A group of Republican legislators from Northern Virginia announced a plan yesterday to borrow billions to finance roads and rail in the state, the first such proposal for a 2005 General Assembly session that lawmakers say will be dominated by efforts to raise money for transportation.
Backers said they released their plan yesterday, a full four months before the legislature meets, because they wanted to lay claim to what they say will be a $700 million budget surplus and to build momentum behind their idea.
Del. David B. Albo (R-Fairfax), left, shown with Fairfax County Supervisor T. Dana Kauffman (D-Lee), is trying to focus new spending on transportation.
(James M. Thresher -- The Washington Post)
"Taxpayers will enjoy a $700 million surplus," said Del. David B. Albo (Fairfax), one of the architects of the plan. "We want to make sure that money goes to transportation."
The proposal outlined yesterday probably will be joined by several others before lawmakers meet in January. Senate Finance Committee Chairman John H. Chichester (R-Stafford) has promised a proposal, and House Speaker William J. Howell (R-Stafford) has appointed a committee of GOP delegates to come up with ideas. Gov. Mark R. Warner (D) has said he is working to come up with a plan, while leading Democrats support raising gas taxes and fees to fund new projects.
Environmental leaders will have a conference Saturday to talk about their approach to solving transportation problems, with an eye toward the General Assembly session. "What we'd like them to do is have a more principled approach toward identification of priorities and to be focused on developing meaningful measures of performance," rather than just searching for new revenue, said Chris Miller, president of the Piedmont Environmental Council.
In recent years, lawmakers have addressed deficiencies in every major state function other than transportation. In the spring, state leaders raised sales taxes and other taxes by $1.5 billion to increase funding for schools, public safety and health care.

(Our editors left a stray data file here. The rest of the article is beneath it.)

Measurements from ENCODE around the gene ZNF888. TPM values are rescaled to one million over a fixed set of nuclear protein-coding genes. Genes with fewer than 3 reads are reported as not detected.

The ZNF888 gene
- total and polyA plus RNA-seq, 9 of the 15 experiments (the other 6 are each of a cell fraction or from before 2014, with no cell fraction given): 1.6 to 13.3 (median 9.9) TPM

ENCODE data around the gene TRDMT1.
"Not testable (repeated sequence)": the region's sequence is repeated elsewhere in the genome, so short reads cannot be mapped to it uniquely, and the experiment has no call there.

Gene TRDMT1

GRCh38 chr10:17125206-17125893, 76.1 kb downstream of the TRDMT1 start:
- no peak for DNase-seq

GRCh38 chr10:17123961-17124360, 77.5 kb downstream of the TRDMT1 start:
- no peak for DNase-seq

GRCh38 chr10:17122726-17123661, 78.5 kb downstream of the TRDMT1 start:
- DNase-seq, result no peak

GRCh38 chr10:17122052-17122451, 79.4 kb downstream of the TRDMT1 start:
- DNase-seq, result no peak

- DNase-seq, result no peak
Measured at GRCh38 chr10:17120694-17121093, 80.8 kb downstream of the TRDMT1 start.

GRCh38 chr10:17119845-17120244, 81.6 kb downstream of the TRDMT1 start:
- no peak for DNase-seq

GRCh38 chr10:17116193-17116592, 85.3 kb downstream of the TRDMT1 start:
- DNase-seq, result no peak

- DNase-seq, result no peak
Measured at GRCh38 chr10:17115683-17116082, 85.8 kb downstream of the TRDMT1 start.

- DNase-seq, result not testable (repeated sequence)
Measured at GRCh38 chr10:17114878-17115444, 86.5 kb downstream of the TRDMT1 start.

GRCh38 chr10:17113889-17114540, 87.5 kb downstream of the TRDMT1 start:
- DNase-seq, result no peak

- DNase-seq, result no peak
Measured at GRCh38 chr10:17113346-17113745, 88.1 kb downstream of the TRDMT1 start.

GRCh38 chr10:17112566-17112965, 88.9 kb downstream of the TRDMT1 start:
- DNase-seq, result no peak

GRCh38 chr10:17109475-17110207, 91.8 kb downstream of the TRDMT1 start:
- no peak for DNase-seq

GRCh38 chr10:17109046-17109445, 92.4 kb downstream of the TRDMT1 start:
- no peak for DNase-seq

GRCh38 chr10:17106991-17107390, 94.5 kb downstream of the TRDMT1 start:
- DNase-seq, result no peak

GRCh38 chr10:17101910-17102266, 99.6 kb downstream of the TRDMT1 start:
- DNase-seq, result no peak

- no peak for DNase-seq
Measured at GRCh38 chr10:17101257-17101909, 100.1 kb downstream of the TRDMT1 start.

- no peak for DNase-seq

Meanwhile, the state's transportation budget has diminished, and planned projects have been cut. Transportation officials have turned to the private sector and to tolls as ways to fund some projects, but there is widespread agreement among planners and lawmakers that the state's ability to build roads and rail will atrophy unless a lot more money becomes available.
"We've been very generous" to other needs, said Del. L. Scott Lingamfelter (R-Prince William), a supporter of yesterday's plan. "Now it's time to shift our attention. Here's the message: It's now transportation's turn."
Backers said the surplus would allow the state to borrow against the revenue from a tax residents pay on home, life and auto insurance premiums. The tax revenue, which goes to the state's general fund, would be replaced by the surplus.
The announcement at the Tower Club in Tysons Corner, the heart of Northern Virginia's economic community, drew the backing of business leaders and transportation advocates, many of whom were on hand.
"I think it has merit because it's building upon a previously identified revenue source," said William D. Lecos, president and chief executive of the Fairfax County Chamber of Commerce. "It's a good first start." Lecos said the chamber probably would support other proposals, as well, including a gas tax increase.
Opponents of the plan said it hinges on the same sort of borrow-now, pay-later mentality that got the state into the fiscal difficulties of the past few years. They said it is unrealistic to count on revenue growth for the next 20 years to fund the plan, and they questioned the $700 million surplus figure. If revenue lagged, the debt for transportation would have to be paid first, leaving whatever is left over for schools, health care, public safety and other needs.
"I don't know what it is about borrowing that excites some of my colleagues," Chichester said. "I think their plan is shortsighted, not well thought out and will guarantee financial chaos and turmoil in the not-too-distant future."
Chichester said he believed that more money was needed, either through additional taxes or fees. "You've got to have a bigger melon," he said. "I don't know how you do it in any other way."
In the last General Assembly session, Chichester proposed raising some taxes and fees to fund transportation projects, but the idea was dropped during a prolonged budget battle. He said he has not decided on a strategy for next year.
Ellen Qualls, Warner's spokeswoman, said the governor welcomed any funding plans but is also concerned about borrowing.
"This proposal would more than double the Commonwealth's tax-supported debt burden," Qualls said in a statement. "That would seriously limit our capacity to build prisons or college buildings, or meet other capital needs in the future, without affecting our AAA bond rating."
Last year, Warner proposed using a portion of the insurance premium tax to pay for transportation projects, but his plan would have paid for projects directly rather than leveraging the funds to borrow more money.
Del. Vincent F. Callahan Jr. (R-Fairfax), chairman of the House Finance Committee and a backer of the plan, said it would not have any "adverse effect" on other state needs.
But other supporters were less sure. "If you do this, some things may wait a year, even two," Lingamfelter said.